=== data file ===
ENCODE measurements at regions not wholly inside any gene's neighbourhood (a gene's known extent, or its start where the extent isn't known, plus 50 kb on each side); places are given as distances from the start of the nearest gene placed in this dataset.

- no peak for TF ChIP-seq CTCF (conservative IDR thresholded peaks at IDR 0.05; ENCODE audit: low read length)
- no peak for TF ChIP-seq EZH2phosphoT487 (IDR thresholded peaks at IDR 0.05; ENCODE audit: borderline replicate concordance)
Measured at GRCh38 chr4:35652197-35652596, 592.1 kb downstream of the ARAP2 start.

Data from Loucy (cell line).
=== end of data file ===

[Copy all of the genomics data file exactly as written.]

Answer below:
ENCODE measurements at regions not wholly inside any gene's neighbourhood (a gene's known extent, or its start where the extent isn't known, plus 50 kb on each side); places are given as distances from the start of the nearest gene placed in this dataset.

- no peak for TF ChIP-seq CTCF (conservative IDR thresholded peaks at IDR 0.05; ENCODE audit: low read length)
- no peak for TF ChIP-seq EZH2phosphoT487 (IDR thresholded peaks at IDR 0.05; ENCODE audit: borderline replicate concordance)
Measured at GRCh38 chr4:35652197-35652596, 592.1 kb downstream of the ARAP2 start.

Data from Loucy (cell line).